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Engagement Lessons for Communicators from Pokémon Go

Hugh SweeneyHugh Sweeney·

What communicators can learn from Pokémon GO?

It is universally recognized that employee engagement plays a key role in driving company performance. So what can we, as communicators, take from Pokémon and apply to a corporate environment?

Pokémon GO has been extremely successful in engaging people all over the world (some people have been arguably too engaged).

Firstly, Pokémon GO makes great use of gamification through badges, awards and ‘leveling up’. Walking to hatch eggs or collecting new Pokémon unlock these achievements, rewarding the player for their commitment and their work. This recognition should be replicated in corporate organizations. Employees who go above and beyond the call of duty should be rewarded and encouraged to continue their efforts. This can materialize as promotions, pay rises, and/ or benefit-in-kind. While these rewards can be expensive, recognition doesn’t have to cost anything.

Here at Newsweaver we have a monthly lunch during which a number of stand-out performers get publically thanked and applauded. This can be a great way to boost employee engagement.

In Pokémon GO, Pokéballs and other usable items are acquired by visiting Pokéstops. Pokéstops are real world locations (from statues to walking maps) which for the most part have some historical relevance. Pokémon GO, as a result is teaching its audience about the history of the area though the player has alternate objectives.

One of the biggest challenges for internal communicators is getting employees to live the company’s core values. Surely there is a lesson to be learned by associating the company’s core values to something that seems unrelated. My Suggestion? A photo competition to see who can capture the companies values best with a single photo, and then reward the winner with Pokéballs… or something more relevant. Give your employees opportunity to get involved with the business and you will see the effect it has on employee engagement.

One of the attractions of Pokémon GO is the Go factor, encouraging gamers to get out and move. This is very engaging, highly immersive and very healthy (ironic given the sedentary nature of traditional gaming). Organizations can engage their workers by facilitating and encouraging healthy and active pursuits – sports and social outings, lunch-time running clubs, walking meetings, company walks and discounted gym memberships are just some of the ways that this can manifest itself. Employees notice when the organization they work for has an interest in their health and well-being. It comes as no surprise that there is a correlation between organizations who care for their employees’ health and employee engagement.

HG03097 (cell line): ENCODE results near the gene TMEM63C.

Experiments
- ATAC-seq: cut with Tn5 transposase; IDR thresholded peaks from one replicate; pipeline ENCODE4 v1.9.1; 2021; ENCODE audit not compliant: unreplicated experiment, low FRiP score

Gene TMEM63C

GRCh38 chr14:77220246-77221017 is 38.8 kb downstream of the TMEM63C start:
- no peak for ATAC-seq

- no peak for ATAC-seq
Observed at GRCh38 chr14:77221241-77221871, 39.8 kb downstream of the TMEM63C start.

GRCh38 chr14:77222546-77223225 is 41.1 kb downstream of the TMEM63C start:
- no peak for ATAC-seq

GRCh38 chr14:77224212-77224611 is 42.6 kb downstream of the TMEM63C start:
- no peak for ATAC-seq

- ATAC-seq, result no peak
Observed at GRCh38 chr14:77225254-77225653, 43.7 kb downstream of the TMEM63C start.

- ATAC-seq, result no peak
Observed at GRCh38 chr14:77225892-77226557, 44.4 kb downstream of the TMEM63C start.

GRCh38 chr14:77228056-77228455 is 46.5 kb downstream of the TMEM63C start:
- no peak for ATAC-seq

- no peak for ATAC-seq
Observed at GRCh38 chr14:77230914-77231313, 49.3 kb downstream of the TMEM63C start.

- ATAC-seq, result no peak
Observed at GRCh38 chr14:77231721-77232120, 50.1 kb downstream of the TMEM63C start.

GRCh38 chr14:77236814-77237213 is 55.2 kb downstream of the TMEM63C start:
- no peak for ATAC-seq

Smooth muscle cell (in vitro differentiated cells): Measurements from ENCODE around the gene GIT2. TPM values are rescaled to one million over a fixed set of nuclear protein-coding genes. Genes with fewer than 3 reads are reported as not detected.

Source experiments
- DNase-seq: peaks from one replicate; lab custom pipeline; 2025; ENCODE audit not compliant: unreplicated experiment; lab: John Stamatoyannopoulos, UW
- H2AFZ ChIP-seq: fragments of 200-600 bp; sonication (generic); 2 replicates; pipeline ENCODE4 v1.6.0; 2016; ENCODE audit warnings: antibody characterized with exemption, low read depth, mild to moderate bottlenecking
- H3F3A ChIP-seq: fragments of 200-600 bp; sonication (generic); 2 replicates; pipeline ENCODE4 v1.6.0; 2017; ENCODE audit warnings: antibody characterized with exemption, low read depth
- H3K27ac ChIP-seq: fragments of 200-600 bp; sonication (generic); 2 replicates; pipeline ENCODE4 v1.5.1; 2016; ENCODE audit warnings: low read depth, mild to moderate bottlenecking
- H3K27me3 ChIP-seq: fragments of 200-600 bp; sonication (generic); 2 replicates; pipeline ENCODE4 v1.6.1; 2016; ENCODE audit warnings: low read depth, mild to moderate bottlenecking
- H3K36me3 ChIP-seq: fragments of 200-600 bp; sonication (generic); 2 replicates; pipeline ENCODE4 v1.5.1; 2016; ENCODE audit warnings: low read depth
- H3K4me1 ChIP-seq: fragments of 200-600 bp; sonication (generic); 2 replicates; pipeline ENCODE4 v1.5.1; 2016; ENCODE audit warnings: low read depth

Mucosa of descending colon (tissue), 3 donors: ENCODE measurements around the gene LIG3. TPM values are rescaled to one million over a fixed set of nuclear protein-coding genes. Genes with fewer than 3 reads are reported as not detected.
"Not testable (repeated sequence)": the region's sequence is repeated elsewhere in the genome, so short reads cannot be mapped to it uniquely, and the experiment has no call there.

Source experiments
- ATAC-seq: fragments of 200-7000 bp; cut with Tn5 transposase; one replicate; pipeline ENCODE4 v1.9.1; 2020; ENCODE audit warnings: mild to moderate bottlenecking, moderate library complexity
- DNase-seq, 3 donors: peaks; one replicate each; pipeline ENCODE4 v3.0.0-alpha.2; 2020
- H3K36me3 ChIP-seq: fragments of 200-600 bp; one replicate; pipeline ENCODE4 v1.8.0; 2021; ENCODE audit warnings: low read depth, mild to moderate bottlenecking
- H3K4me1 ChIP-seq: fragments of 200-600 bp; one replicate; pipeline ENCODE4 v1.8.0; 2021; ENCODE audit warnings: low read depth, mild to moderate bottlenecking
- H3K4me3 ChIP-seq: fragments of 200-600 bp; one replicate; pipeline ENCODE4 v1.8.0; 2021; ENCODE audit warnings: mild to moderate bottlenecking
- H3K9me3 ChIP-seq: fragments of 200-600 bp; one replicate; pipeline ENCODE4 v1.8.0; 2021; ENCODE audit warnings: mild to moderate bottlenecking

Just as an engaged Pokémon trainer is a force to be reckoned with, so too is an engaged employee.

What else can Internal Communicators learn from Pokémon? Send us your thoughts on twitter @Newsweaver_IC

Two tips for Pokémon GO players

Eevee Evolution

To evolve Eevee into a Vaporeon, Jolteon or Flareon nickname your Eevee’s before evolving:

  • “Rainer” for Vaporeon
  • “Sparky” for Jolteon
  • “Pyro” for Flareon

This only works before you have gotten each evolution, after that its randomized.

Save your Stardust

If your aim is to catch all 150 Pokémon and you’re not concerned about your Pokémon’s combat power then don’t worry about this tip. Stardust is used to level up Pokémon and is awarded in the following ways:

  • 100 per Pokémon caught
  • 500 for a new register in the pokedex
  • Throw accuracy can give a bonus of up to 100 but normally 10 or 50
  • Catching a Pokémon with a curve balls give the trainer an extra 10
  • Battling at gyms – (determined by gym level and Pokémon defeated)
  • Hatching eggs – (determine by distance walked)

The level you are on determines the maximum combat power you’ll encounter in the wild. This means that the Pokémon you catch between level 1 and 15 will never start with particularly high combat power and it is unlikely you will still be using these Pokémon by level 20. As a result, if you’ve spent your stardust upgrading a Pidgeot or a Hypno who appeared to be powerful you’ll feel you’ve wasted you’ve stardust when you really need it to upgrade a far rarer Snorlax or Rapidash (I’m speaking from experience here)! Basically try to save as much stardust as you can until you reach level 20, you’ll appreciate it more then.


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